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Switching VIN tags on a car is a FEDERAL CRIME. Doesn't matter what state the car came from or is in now, it is a federal case. As a heads up, ANY civil case is NOT enforceable. You may win the case and have a judgment against him but he is NOT required to pay you!! Isn't that a load of [email protected] !! You would still need to put liens against everything he owns and IF and WHEN he decides to sell them, you may get your money. This is a lose-lose situation for you. Some states, namely Texas, do still allow a "re-body" that lets the owner of 2 cars build 1 out of them and use the tags from either, especially if one is a "lost title" car. The owner must keep all documentation to show what he did for future reference. It doesn't sound like he has that to go with your car. If it were me (and it was once), I would retain a lawyer in the sellers hometown to pay him a visit and bring up the Federal crime issue and see what he can get for you. Beyond that, you are pretty much screwed. If you sell the car or body knowing what you know, you become part of the crime trail. If you do decide to sell the parts to recoup what you can, don't sell that body unless it can be verified as a re-body, with the proper documentation to prove it.
My heart goes out to you. I bought a 67 Camaro on eBay that had the VINs switched in TX and even thou the National Insurance registry and my state reluctantly admitted they had to honor the TX title and license the car, it was too much for me to live with and I resold it at a significant loss.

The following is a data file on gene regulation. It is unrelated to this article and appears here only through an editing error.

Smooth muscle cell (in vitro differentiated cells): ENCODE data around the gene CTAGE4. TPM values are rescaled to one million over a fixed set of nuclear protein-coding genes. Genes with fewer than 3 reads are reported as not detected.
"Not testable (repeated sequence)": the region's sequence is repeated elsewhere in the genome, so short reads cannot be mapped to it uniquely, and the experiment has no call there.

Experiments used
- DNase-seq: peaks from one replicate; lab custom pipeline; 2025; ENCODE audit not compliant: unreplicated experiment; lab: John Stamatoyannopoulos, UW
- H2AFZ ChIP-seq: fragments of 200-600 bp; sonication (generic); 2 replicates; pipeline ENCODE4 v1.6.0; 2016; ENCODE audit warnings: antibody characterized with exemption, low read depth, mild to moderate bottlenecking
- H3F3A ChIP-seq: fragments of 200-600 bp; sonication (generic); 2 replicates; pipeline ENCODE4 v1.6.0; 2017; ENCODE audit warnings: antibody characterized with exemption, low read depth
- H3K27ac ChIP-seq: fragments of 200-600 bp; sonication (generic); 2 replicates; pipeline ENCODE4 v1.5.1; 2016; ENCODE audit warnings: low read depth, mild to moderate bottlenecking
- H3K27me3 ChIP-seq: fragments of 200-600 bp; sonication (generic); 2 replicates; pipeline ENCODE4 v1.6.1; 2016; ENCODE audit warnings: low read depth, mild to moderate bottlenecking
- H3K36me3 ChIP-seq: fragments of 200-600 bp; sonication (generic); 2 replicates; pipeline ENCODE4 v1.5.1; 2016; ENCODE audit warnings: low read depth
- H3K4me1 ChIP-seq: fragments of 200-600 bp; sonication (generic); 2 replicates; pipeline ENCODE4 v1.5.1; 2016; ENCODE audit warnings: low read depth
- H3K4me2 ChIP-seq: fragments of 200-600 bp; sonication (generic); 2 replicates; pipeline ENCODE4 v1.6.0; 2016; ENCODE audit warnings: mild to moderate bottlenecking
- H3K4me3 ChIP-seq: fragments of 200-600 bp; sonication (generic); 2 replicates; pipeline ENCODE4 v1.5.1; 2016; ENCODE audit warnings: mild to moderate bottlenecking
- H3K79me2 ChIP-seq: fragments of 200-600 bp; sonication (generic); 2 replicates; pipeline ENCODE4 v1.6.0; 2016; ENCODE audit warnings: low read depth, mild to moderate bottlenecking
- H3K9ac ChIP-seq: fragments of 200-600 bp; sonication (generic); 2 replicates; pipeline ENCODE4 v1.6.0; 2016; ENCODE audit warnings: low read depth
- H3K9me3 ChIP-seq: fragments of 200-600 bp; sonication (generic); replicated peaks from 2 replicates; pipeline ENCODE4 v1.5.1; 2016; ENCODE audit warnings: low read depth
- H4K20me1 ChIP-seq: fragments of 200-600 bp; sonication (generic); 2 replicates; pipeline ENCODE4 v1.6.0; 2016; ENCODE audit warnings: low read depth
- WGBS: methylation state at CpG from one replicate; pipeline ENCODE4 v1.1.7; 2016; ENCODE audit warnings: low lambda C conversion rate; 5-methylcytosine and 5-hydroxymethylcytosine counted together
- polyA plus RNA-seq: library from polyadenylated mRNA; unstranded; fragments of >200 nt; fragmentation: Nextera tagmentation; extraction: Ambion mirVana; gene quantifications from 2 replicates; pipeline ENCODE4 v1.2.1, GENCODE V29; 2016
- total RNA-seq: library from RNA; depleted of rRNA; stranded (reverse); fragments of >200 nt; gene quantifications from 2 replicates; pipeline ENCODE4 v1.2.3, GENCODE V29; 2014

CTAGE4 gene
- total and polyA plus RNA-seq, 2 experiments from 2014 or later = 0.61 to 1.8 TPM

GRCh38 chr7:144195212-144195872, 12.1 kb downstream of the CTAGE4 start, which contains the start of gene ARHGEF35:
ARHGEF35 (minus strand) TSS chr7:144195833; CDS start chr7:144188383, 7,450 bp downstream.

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Feds

Personally, I would just call the Feds in on this one and let them sort through the legalities of where the number plate was changed and whether it was a legal job or not. If they find it is illegal then you have pretty good evidence to win a case against them for your money. I doubt that any judge will side with them after they have been prosecuted for changing id plates.
 

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Discussion Starter #11 (Edited)
Differential numbers

Well, I was able to find a lawyer/consumer advocate in the seller's area who specializes in this type of case.

New Jersey Consumer Fraud Lawyer - Monmouth County, NJ Lemon Law Attorney - Red Bank, New Jersey Consumer Lawyer

The car was bought from New Jersey and their laws allow for triple damages, as well as lawyers fees paid by the defendant, if I'm successful in getting that judgement. I'm pretty sure the seller owns his own home and has a business, so if a lien is needed I'm willing to wait. You may also be reimbursed through the state attorney general's office, if fraud is found to have occured.

I also have a call in to my state's special investigator for this type of crime. His supervisor called it a "salvage switch" and said he will call me on Monday to investigate. The state special investigator can have jurisdiction in other states and I can even subpoena an officer to testify in a civil case located in another state. The Colorado State Patrol supervisor said by practice, they honor all subpoenas from other states.